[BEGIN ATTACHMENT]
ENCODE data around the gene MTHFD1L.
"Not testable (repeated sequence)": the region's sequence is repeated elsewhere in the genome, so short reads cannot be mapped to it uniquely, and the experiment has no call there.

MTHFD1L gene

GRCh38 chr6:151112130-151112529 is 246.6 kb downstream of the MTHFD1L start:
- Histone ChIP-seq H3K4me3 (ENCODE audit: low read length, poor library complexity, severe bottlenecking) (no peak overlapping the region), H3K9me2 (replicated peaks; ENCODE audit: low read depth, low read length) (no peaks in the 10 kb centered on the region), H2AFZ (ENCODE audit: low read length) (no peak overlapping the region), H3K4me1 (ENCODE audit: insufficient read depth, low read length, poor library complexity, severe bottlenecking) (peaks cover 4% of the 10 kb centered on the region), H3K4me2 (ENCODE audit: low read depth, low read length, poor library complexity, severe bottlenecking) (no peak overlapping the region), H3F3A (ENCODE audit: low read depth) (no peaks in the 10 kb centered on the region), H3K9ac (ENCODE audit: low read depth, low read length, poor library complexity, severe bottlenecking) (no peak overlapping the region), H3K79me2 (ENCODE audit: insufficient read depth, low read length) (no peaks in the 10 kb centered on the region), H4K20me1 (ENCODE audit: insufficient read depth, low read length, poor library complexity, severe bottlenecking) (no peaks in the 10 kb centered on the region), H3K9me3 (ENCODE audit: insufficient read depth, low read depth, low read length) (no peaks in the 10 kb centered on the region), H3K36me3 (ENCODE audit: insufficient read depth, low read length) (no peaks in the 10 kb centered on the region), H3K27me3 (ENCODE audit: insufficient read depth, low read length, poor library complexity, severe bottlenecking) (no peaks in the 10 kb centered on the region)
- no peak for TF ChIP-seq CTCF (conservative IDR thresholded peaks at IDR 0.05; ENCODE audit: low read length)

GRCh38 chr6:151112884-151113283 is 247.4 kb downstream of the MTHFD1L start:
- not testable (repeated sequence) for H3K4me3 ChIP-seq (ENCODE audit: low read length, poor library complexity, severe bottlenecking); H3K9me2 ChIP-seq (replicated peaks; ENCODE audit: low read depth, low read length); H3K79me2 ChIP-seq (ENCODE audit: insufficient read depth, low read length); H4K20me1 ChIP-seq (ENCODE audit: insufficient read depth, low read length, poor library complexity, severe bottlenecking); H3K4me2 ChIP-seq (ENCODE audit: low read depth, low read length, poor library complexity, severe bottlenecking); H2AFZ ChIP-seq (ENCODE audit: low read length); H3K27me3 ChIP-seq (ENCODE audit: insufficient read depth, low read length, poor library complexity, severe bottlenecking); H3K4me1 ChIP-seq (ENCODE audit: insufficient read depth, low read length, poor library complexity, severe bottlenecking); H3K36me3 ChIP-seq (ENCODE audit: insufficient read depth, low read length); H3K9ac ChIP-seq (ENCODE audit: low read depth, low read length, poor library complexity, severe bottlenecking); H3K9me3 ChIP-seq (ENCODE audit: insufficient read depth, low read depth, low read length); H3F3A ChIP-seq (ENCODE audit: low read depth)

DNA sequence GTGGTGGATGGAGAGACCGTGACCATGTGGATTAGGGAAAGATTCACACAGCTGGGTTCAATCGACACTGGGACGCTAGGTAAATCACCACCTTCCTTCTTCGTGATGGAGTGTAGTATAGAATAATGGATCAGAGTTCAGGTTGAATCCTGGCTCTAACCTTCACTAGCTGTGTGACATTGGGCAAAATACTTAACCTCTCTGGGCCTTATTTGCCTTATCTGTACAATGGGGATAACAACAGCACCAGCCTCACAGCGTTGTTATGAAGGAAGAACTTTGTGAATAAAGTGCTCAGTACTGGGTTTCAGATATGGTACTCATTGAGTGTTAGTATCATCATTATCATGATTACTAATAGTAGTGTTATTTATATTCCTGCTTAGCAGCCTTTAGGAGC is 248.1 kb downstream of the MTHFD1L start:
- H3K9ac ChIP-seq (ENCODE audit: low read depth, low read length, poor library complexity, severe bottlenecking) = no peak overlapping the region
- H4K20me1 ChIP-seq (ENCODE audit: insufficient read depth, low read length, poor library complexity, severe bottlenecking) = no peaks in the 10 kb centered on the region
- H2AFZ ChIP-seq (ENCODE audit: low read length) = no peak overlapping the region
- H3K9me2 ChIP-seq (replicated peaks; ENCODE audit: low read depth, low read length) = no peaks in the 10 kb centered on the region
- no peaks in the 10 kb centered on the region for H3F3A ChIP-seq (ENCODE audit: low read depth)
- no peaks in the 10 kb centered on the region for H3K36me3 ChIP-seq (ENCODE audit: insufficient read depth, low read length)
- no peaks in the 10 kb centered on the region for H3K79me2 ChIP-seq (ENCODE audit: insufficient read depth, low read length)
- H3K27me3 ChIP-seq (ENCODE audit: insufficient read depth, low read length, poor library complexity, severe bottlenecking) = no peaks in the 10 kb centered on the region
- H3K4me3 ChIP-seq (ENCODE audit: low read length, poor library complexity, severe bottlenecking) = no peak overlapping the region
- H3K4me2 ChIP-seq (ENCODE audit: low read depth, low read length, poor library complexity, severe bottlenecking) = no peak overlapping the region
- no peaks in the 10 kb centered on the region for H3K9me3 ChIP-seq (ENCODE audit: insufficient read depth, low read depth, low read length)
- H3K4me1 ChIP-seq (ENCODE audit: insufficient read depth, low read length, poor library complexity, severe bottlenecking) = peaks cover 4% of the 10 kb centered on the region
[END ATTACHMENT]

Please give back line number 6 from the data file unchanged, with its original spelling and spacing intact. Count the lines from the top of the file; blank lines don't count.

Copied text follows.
- no peak for TF ChIP-seq CTCF (conservative IDR thresholded peaks at IDR 0.05; ENCODE audit: low read length)